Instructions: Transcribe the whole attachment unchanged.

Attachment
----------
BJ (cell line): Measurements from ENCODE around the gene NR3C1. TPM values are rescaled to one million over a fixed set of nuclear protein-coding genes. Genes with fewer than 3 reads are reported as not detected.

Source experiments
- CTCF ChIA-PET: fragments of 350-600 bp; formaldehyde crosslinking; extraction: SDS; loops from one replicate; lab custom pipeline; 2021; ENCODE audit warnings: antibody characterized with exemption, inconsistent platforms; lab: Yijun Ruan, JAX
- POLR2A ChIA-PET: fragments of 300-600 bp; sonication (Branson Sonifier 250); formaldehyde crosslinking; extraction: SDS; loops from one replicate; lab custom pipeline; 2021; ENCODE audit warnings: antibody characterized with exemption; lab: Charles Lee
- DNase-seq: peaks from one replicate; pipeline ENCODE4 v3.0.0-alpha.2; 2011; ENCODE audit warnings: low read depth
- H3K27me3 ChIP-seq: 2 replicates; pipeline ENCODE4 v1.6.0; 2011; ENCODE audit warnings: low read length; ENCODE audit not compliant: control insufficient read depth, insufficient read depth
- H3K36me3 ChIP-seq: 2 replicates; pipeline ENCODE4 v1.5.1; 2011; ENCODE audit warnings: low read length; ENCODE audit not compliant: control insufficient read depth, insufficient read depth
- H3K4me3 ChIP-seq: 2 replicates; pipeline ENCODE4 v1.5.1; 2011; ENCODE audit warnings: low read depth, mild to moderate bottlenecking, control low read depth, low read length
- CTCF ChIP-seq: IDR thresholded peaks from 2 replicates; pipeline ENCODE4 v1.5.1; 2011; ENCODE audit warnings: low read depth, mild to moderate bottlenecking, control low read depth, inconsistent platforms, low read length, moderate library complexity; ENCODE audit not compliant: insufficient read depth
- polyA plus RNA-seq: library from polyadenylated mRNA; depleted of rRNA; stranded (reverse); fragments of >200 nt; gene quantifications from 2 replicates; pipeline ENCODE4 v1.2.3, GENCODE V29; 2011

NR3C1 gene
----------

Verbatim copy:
BJ (cell line): Measurements from ENCODE around the gene NR3C1. TPM values are rescaled to one million over a fixed set of nuclear protein-coding genes. Genes with fewer than 3 reads are reported as not detected.

Source experiments
- CTCF ChIA-PET: fragments of 350-600 bp; formaldehyde crosslinking; extraction: SDS; loops from one replicate; lab custom pipeline; 2021; ENCODE audit warnings: antibody characterized with exemption, inconsistent platforms; lab: Yijun Ruan, JAX
- POLR2A ChIA-PET: fragments of 300-600 bp; sonication (Branson Sonifier 250); formaldehyde crosslinking; extraction: SDS; loops from one replicate; lab custom pipeline; 2021; ENCODE audit warnings: antibody characterized with exemption; lab: Charles Lee
- DNase-seq: peaks from one replicate; pipeline ENCODE4 v3.0.0-alpha.2; 2011; ENCODE audit warnings: low read depth
- H3K27me3 ChIP-seq: 2 replicates; pipeline ENCODE4 v1.6.0; 2011; ENCODE audit warnings: low read length; ENCODE audit not compliant: control insufficient read depth, insufficient read depth
- H3K36me3 ChIP-seq: 2 replicates; pipeline ENCODE4 v1.5.1; 2011; ENCODE audit warnings: low read length; ENCODE audit not compliant: control insufficient read depth, insufficient read depth
- H3K4me3 ChIP-seq: 2 replicates; pipeline ENCODE4 v1.5.1; 2011; ENCODE audit warnings: low read depth, mild to moderate bottlenecking, control low read depth, low read length
- CTCF ChIP-seq: IDR thresholded peaks from 2 replicates; pipeline ENCODE4 v1.5.1; 2011; ENCODE audit warnings: low read depth, mild to moderate bottlenecking, control low read depth, inconsistent platforms, low read length, moderate library complexity; ENCODE audit not compliant: insufficient read depth
- polyA plus RNA-seq: library from polyadenylated mRNA; depleted of rRNA; stranded (reverse); fragments of >200 nt; gene quantifications from 2 replicates; pipeline ENCODE4 v1.2.3, GENCODE V29; 2011

NR3C1 gene